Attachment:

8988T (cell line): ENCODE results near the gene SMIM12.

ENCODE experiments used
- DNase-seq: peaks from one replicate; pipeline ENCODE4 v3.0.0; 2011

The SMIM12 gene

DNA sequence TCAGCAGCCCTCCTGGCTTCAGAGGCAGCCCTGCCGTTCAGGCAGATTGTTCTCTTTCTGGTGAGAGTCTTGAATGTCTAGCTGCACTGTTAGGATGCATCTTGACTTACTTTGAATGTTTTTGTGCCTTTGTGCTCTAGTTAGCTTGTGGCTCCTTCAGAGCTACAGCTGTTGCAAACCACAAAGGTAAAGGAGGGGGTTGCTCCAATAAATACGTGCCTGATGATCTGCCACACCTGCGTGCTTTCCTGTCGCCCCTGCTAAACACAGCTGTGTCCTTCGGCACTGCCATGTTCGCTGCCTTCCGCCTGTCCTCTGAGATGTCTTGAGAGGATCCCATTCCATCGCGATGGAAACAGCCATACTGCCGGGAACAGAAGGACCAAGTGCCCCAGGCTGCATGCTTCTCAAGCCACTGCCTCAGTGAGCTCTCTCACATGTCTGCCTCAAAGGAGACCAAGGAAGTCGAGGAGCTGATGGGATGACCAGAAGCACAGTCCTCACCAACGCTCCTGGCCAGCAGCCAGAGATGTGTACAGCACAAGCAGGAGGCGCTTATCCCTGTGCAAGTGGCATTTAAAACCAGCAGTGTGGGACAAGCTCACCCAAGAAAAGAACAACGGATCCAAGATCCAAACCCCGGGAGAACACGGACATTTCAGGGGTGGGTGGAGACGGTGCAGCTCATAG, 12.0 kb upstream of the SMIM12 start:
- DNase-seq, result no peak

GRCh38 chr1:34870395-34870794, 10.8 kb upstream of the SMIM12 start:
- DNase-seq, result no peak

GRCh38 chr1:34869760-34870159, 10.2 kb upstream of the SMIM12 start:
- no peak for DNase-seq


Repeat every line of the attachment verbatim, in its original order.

8988T (cell line): ENCODE results near the gene SMIM12.

ENCODE experiments used
- DNase-seq: peaks from one replicate; pipeline ENCODE4 v3.0.0; 2011

The SMIM12 gene

DNA sequence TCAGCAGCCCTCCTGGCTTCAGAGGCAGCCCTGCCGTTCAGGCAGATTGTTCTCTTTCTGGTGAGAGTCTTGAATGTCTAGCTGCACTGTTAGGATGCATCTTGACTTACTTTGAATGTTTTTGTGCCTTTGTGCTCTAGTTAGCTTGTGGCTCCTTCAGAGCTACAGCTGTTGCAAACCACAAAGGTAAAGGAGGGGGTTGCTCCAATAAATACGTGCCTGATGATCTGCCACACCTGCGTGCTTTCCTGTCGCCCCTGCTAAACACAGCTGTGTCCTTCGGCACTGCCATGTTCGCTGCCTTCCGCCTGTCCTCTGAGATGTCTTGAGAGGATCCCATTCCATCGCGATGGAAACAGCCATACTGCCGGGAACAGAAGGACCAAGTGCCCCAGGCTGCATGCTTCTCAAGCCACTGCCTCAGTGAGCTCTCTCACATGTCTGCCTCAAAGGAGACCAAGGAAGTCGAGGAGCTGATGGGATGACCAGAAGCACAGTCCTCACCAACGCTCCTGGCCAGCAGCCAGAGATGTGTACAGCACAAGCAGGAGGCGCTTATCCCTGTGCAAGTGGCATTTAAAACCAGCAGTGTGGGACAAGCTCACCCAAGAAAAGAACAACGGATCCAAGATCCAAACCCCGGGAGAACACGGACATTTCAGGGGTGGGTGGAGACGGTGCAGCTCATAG, 12.0 kb upstream of the SMIM12 start:
- DNase-seq, result no peak

GRCh38 chr1:34870395-34870794, 10.8 kb upstream of the SMIM12 start:
- DNase-seq, result no peak

GRCh38 chr1:34869760-34870159, 10.2 kb upstream of the SMIM12 start:
- no peak for DNase-seq